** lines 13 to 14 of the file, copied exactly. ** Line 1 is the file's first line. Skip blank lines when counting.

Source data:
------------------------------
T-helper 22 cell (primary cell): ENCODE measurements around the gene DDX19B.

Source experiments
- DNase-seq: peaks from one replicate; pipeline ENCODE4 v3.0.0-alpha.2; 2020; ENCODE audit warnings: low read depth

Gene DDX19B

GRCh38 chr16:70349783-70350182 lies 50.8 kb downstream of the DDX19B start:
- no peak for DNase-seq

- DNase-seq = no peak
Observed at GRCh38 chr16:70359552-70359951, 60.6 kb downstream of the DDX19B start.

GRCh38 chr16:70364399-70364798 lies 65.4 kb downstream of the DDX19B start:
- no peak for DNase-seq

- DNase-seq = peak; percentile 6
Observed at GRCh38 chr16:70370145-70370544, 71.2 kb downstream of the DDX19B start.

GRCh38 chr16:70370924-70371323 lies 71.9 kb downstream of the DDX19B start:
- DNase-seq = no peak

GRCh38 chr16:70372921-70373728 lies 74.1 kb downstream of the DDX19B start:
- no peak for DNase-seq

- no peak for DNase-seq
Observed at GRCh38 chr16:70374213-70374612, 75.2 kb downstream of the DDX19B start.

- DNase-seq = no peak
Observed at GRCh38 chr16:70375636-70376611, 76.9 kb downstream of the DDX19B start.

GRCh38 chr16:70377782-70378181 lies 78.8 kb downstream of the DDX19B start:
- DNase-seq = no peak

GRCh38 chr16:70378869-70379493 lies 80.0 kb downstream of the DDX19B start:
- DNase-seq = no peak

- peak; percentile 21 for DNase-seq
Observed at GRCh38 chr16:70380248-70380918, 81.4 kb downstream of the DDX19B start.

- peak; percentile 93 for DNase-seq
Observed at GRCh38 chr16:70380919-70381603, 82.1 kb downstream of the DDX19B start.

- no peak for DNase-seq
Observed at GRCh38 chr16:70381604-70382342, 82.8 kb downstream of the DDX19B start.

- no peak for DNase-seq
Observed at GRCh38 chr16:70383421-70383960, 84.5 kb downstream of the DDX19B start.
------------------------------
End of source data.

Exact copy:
GRCh38 chr16:70370924-70371323 lies 71.9 kb downstream of the DDX19B start:
- DNase-seq = no peak